Sir Ellis Emmanuel Innocent Clarke TC GCMG (28 December 1917 – 30 December 2010) was the second and last Governor-General of Trinidad and Tobago and the first President of Trinidad and Tobago. He was one of the main architects of Trinidad and Tobago's 1962 Independence constitution.
Sir Ellis Clarke
|1st President of Trinidad and Tobago|
1 August 1976 – 19 March 1987
|Preceded by||Inaugural holder|
Elizabeth II as Queen of Trinidad and Tobago
|Succeeded by||Noor Hassanali|
|2nd Governor-General of Trinidad and Tobago|
15 September 1972 – 1 August 1976
|Prime Minister||Eric Williams|
|Preceded by||Solomon Hochoy|
|Succeeded by||Position abolished|
|Born||28 December 1917|
Belmont, Port of Spain, Trinidad and Tobago
|Died||30 December 2010 (aged 93)|
Maraval, Trinidad and Tobago
(m. 1952; died 2002)
|Alma mater||University College London|
Clarke attended Saint Mary's College, winning an Island Scholarship in Mathematics in 1938. Ellis Clarke attended University College London of the University of London, where he received a Bachelor of Law degree and was called to the bar at Gray's Inn. He returned to Port of Spain in 1941, taking up private practice there.
He served as Solicitor-General from 1954 to 1956, Deputy Colonial Secretary 1956–57, and Attorney General 1957–62. After Independence in 1962 he served as Ambassador to the United States, Canada and Mexico, and Permanent Representative to the United Nations.
In 1972 he succeeded Sir Solomon Hochoy as Governor General. When Trinidad and Tobago became a republic in 1976, Clarke was unanimously elected the country's first President by the electoral college, which comprised the elected members of both Houses of Parliament. He was re-elected by the People's National Movement-controlled electoral college and completed his second term in 1987. Disagreements with the new National Alliance for Reconstruction government resulted in Clarke's decision not to seek a third term. He was succeeded by Noor Hassanali.
Clarke was invested as a Companion of St Michael and St George by Queen Elizabeth II in 1960 and was awarded a knighthood as a Knight Grand Cross of that order in 1972. Although he ceased to use the title Sir after the country became a republic, after retirement from the presidency he re-adopted his title and was generally referred to as "Former President, Sir Ellis Clarke" or Sir Ellis.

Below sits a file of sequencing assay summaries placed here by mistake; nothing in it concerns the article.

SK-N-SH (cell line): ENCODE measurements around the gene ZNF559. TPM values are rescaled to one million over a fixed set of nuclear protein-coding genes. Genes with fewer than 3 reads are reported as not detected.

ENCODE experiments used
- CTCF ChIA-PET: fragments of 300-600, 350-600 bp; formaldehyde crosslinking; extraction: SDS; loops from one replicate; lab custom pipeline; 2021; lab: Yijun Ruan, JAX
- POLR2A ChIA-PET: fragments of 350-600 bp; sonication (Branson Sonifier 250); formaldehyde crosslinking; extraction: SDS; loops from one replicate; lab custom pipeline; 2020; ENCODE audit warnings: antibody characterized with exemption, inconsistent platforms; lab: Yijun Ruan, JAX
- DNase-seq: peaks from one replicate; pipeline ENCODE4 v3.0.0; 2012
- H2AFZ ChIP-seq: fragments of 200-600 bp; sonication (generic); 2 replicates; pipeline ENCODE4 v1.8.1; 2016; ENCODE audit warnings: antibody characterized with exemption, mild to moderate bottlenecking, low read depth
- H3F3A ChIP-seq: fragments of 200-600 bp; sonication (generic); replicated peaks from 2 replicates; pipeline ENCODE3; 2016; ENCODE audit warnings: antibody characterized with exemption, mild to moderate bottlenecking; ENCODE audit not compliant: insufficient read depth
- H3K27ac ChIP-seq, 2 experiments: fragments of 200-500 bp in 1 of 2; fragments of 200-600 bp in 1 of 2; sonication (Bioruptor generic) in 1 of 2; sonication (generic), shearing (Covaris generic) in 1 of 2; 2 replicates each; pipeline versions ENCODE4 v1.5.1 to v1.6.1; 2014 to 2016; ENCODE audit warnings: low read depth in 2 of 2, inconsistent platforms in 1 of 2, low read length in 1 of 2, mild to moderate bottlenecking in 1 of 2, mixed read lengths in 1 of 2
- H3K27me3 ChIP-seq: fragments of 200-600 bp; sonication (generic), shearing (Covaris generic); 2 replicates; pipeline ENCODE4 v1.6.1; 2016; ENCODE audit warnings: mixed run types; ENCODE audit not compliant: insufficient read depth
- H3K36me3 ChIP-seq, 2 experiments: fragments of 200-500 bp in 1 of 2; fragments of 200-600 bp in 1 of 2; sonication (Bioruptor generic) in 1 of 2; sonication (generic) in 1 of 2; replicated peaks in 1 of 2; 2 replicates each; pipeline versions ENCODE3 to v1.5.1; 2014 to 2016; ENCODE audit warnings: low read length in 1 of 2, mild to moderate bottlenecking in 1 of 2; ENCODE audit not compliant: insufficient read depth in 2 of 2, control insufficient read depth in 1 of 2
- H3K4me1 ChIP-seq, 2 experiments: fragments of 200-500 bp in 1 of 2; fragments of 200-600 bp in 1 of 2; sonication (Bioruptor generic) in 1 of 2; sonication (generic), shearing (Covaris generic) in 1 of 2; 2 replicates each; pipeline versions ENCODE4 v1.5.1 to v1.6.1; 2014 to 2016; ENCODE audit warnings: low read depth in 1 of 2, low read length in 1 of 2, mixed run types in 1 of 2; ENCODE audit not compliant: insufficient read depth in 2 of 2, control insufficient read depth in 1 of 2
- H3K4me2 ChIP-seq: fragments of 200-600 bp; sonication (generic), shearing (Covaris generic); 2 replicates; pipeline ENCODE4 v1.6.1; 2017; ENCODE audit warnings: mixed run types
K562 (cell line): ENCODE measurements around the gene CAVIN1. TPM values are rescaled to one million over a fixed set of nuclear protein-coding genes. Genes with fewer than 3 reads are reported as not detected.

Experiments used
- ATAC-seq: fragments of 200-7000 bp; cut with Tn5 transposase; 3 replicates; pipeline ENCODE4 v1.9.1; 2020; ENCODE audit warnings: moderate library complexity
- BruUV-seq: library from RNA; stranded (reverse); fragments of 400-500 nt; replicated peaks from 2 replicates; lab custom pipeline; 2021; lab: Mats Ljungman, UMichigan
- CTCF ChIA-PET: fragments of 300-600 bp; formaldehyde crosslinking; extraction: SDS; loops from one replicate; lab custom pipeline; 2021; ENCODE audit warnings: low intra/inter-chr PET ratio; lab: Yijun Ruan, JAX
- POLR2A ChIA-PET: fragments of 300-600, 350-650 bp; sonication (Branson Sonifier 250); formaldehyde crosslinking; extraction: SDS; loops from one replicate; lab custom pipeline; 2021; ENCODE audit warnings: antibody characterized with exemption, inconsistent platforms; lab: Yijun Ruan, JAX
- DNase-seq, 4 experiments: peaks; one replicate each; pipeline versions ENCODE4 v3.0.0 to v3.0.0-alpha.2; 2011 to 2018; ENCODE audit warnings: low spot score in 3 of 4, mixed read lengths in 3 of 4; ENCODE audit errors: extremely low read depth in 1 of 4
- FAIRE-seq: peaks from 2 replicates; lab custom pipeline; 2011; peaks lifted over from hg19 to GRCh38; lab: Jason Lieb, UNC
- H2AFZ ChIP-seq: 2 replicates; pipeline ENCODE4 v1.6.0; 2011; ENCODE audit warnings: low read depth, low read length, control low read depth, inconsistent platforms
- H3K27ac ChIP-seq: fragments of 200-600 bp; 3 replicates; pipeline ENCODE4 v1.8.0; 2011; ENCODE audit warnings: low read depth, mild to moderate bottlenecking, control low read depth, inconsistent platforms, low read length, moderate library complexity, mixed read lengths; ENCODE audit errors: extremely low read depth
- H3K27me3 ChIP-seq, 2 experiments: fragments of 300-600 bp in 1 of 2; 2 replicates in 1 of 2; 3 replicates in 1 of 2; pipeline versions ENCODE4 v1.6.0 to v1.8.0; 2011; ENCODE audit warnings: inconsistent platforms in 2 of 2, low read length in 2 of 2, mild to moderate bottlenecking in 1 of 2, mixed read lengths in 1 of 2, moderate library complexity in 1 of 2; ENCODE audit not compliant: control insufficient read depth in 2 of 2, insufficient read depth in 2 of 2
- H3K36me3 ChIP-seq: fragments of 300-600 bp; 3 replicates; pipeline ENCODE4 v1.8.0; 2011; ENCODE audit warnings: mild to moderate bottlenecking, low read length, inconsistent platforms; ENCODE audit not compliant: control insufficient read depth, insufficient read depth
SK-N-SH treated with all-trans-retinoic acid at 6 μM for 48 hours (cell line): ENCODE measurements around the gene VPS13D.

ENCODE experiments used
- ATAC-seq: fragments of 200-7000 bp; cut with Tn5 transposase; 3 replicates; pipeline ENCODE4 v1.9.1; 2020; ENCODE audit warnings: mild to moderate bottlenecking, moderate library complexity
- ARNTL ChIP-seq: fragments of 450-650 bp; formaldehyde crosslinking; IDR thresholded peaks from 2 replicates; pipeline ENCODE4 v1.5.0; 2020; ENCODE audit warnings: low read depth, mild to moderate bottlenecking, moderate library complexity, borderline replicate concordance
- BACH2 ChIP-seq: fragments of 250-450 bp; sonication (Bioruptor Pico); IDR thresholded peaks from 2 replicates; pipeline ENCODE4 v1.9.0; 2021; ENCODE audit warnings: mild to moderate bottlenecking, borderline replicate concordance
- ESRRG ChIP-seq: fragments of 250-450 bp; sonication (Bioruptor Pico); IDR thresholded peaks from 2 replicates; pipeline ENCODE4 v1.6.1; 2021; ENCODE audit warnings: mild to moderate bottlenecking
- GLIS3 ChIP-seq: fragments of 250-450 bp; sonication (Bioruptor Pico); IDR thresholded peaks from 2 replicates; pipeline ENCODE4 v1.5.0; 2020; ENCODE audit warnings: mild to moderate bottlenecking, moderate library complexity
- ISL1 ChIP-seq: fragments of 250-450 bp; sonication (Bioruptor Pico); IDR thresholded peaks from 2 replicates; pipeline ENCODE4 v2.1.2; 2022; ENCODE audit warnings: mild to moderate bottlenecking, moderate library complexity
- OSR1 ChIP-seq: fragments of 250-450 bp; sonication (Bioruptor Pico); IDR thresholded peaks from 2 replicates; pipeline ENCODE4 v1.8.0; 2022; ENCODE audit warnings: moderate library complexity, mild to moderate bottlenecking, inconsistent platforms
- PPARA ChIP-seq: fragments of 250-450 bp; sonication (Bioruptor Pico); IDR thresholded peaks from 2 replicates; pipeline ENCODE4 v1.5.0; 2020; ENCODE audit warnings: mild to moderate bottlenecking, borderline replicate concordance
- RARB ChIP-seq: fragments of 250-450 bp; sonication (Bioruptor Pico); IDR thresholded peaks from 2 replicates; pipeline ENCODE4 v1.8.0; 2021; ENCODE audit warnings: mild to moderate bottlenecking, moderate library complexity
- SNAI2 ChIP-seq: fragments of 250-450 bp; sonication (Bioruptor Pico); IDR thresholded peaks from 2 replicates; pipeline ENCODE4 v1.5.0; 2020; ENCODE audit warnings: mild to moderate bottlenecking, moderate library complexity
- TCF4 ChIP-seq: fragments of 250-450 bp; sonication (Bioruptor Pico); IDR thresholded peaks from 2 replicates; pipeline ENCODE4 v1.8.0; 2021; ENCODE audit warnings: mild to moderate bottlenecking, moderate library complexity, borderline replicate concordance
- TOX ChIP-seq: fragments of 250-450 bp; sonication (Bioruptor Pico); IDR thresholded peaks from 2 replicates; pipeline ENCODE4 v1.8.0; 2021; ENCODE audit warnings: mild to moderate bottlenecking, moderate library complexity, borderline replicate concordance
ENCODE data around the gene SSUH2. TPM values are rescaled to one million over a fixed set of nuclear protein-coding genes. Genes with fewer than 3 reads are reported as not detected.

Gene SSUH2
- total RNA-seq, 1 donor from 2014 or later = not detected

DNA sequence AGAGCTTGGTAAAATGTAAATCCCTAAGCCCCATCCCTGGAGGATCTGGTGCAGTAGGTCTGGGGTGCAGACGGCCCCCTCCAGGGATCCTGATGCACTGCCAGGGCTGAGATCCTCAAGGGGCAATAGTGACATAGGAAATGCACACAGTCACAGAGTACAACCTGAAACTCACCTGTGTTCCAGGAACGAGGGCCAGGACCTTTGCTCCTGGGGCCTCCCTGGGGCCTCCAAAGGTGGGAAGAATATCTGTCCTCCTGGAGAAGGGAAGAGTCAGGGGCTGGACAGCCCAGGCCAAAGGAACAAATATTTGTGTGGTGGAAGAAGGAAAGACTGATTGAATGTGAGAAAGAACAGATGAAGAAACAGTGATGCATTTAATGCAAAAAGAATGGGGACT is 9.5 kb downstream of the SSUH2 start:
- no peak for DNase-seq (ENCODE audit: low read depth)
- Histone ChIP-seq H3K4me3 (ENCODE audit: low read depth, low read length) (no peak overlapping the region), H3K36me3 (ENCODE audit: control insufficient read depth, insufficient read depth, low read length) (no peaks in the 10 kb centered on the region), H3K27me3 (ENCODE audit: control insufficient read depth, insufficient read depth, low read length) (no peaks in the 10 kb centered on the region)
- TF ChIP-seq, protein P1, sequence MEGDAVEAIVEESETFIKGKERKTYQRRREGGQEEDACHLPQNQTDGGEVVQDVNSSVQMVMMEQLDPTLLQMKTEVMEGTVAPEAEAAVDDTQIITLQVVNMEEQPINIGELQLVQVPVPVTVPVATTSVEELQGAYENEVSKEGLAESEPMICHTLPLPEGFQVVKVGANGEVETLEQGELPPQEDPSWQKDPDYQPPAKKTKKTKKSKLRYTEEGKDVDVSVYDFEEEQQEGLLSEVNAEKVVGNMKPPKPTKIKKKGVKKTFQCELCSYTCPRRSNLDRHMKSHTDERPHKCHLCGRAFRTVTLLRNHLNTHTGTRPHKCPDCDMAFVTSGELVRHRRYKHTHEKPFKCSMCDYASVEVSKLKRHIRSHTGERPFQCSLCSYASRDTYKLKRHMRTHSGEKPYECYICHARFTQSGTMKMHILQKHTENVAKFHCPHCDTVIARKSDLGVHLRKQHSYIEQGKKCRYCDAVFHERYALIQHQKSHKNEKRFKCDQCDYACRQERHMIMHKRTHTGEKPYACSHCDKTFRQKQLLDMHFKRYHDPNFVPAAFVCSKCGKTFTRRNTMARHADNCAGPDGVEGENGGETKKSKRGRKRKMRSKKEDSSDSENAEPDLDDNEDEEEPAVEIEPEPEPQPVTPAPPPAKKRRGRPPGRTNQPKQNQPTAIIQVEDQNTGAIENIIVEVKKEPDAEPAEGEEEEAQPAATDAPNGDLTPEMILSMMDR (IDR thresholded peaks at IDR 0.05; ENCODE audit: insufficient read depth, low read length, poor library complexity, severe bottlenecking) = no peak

He was married to Lady Ermyntrude Clarke (1921–2002) for almost fifty years. They had three children: Peter Ellis Clarke (married to Suzanne Traboulay, a former beauty queen), Margaret-Ann (married to Gordon Fisken) and Richard (who died as a young child).
Ellis Clarke was one of six experts worldwide asked to submit reports to Australia's Republic Advisory Committee in 1993 detailing his country's experience in moving from a constitutional monarchy to a republic.
On 24 November 2010, Clarke suffered a massive stroke. He died on 30 December 2010, two days after his 93rd birthday. Sir Ellis was laid to rest on 7 January 2011. A private funeral was held at the Church of the Assumption on Maraval Road in Port of Spain. Both his living children as well as his four grandsons gave tributes. Following the private funeral, a state funeral was held at the National Academy for the Performing Arts Building situated at the Queens Park Savannah. It was an inter-religious celebration at which the President, Prime Minister and Chief Justice paid fitting tributes. In attendance were members of Parliament, senators, members of the diplomatic corps, and foreign heads of state and dignitaries. A procession through Port of Spain followed the service. Sir Ellis' coffin, draped in a Trinidad and Tobago flag, was set atop a cannon and pulled by a military vehicle. The procession concluded at Laperouse Cemetery, where he was buried at the Clarke family plot, which was attended by all his family and friends.
- "T&T's first President Sir Ellis Clarke is dead". CTNT World. Archived from the original on 25 May 2012. Retrieved 31 December 2010.
- Paul Donovan, "Obituary: Sir Ellis Clarke", Independent Catholic News, 1 February 2011.
- Julian Neaves, "Sir Ellis Is Dead", Trinidad Express Newspapers, 31 December 2010.
- Lord, Richard (31 December 2010). "Sir Ellis passes at 93". Trinidad Guardian. Archived from the original on 3 January 2011. Retrieved 31 December 2010.